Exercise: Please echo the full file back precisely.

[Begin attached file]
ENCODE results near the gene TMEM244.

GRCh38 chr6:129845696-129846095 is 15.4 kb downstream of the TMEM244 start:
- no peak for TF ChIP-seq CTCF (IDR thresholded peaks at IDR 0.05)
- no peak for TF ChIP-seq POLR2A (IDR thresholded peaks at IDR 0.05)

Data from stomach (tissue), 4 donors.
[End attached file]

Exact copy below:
ENCODE results near the gene TMEM244.

GRCh38 chr6:129845696-129846095 is 15.4 kb downstream of the TMEM244 start:
- no peak for TF ChIP-seq CTCF (IDR thresholded peaks at IDR 0.05)
- no peak for TF ChIP-seq POLR2A (IDR thresholded peaks at IDR 0.05)

Data from stomach (tissue), 4 donors.